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Posted by: Theodidactus
« on: February 18, 2014, 12:13:02 AM »

talk to steve, all names in all my fiction come from his computerized intelligence

EDIT: Do keep in mind that 20% of the people in space in this setting have Portuguese sirnames. Maybe this is portugese.
Posted by: Triato
« on: February 18, 2014, 12:08:19 AM »

I liked it very much. Not to be an spelling ####, but I thod you might like to know it is spelled Enriquez (unless future spelling is diferent) My english spelling is probably horrible
Posted by: Theodidactus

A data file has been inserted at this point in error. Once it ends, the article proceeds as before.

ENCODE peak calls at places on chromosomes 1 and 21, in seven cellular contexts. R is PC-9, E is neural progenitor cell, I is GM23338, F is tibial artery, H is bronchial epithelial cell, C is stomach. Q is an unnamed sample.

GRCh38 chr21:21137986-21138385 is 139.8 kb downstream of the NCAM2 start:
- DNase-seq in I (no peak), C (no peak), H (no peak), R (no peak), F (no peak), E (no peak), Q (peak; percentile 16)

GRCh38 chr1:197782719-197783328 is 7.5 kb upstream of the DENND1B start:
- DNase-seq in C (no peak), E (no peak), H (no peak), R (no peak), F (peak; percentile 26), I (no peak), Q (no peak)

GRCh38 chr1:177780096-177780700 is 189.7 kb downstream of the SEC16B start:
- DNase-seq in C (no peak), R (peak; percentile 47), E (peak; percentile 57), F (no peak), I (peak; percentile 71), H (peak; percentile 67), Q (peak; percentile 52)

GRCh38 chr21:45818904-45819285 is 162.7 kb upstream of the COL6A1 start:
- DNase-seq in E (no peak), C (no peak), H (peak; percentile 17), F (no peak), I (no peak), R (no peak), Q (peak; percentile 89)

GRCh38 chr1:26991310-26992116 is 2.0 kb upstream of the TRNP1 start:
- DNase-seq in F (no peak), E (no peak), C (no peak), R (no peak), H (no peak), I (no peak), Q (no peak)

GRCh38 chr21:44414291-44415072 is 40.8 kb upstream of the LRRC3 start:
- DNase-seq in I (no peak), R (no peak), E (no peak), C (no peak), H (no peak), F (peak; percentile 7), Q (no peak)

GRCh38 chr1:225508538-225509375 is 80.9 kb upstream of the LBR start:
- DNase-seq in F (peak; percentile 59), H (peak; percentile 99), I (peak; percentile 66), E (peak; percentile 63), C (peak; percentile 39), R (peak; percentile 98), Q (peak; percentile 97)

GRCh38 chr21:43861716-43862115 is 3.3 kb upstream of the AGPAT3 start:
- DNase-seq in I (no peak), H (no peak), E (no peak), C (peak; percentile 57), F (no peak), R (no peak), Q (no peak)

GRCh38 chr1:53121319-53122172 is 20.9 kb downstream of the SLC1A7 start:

« on: February 17, 2014, 10:38:39 PM »

*apologies for poor edits and possible stinker lines. I am officially using this forum for my flash fiction practice. I try to write everything in 1-2 hours, straight from the world in my head. It's good training for longer, more focused stuff.*
Posted by: Theodidactus
« on: February 17, 2014, 10:37:16 PM »

25th April, 2135, Deep orbit of Monticello

The story went like this:
Back in 2123, when he had first taken power, Gabriel Franca had gone to extraordinary lengths to suppress his demons. He'd done a remarkable job. There were no cults of personality, no military purges, no secret police like in the days of old. He did not kill off old enemies, he ABSOLUTELY did not reward close friends. In fact, he'd done everything he good to remove the contaminating influence of his power from the lives of the citizens of the nine worlds...he'd packed up his entire government, and boosted it into orbit.